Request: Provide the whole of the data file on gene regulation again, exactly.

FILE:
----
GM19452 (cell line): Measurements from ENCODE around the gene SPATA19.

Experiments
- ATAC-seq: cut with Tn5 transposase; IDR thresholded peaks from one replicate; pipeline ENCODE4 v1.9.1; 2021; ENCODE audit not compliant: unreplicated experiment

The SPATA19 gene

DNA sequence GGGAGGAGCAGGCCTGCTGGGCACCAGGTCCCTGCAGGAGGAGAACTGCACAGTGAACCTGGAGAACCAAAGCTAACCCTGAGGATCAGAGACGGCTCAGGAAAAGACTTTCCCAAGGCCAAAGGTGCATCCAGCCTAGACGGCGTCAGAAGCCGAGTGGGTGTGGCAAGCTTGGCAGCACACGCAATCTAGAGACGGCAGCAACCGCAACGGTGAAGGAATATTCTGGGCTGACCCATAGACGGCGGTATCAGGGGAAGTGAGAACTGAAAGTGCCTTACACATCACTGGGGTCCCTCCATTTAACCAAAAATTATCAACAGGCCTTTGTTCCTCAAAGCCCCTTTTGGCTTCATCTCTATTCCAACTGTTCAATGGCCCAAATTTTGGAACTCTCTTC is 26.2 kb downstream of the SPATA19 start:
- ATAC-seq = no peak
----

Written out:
GM19452 (cell line): Measurements from ENCODE around the gene SPATA19.

Experiments
- ATAC-seq: cut with Tn5 transposase; IDR thresholded peaks from one replicate; pipeline ENCODE4 v1.9.1; 2021; ENCODE audit not compliant: unreplicated experiment

The SPATA19 gene

DNA sequence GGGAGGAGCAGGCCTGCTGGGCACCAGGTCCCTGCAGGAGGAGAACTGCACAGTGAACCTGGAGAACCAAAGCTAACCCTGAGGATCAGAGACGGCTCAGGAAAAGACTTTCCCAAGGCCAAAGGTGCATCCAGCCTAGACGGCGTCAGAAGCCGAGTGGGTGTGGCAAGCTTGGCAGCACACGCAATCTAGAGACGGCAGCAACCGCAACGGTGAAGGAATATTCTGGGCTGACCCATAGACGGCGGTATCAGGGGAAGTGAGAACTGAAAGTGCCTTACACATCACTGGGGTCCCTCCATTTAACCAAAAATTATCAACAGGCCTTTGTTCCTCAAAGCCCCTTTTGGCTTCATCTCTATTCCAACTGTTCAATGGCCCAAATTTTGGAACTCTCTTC is 26.2 kb downstream of the SPATA19 start:
- ATAC-seq = no peak